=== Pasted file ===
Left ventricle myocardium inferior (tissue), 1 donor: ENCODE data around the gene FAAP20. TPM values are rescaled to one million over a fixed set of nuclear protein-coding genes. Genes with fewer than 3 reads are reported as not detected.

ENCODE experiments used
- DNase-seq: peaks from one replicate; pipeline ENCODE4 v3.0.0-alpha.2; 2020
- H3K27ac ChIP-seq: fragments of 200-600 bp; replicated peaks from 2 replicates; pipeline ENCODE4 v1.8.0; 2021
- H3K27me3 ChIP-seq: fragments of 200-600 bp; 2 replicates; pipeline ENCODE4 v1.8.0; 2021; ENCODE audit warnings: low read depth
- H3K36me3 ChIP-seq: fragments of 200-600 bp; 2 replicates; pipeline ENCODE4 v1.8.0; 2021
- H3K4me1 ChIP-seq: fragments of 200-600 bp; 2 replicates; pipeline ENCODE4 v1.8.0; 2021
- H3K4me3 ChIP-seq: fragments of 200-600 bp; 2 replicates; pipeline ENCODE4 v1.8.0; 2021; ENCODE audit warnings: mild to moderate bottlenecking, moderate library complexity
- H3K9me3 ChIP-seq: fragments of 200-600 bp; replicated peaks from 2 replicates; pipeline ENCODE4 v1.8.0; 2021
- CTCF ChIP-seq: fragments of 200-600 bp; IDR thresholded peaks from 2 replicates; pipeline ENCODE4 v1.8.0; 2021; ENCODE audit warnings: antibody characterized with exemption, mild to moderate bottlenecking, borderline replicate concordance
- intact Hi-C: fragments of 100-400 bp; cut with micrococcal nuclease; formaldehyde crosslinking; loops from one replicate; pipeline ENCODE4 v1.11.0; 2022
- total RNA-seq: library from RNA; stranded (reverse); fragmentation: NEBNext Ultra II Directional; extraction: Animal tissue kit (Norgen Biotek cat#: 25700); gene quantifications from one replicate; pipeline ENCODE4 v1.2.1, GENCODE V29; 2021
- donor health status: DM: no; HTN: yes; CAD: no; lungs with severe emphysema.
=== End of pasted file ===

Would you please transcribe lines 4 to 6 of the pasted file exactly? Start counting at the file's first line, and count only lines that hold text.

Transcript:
- H3K27ac ChIP-seq: fragments of 200-600 bp; replicated peaks from 2 replicates; pipeline ENCODE4 v1.8.0; 2021
- H3K27me3 ChIP-seq: fragments of 200-600 bp; 2 replicates; pipeline ENCODE4 v1.8.0; 2021; ENCODE audit warnings: low read depth
- H3K36me3 ChIP-seq: fragments of 200-600 bp; 2 replicates; pipeline ENCODE4 v1.8.0; 2021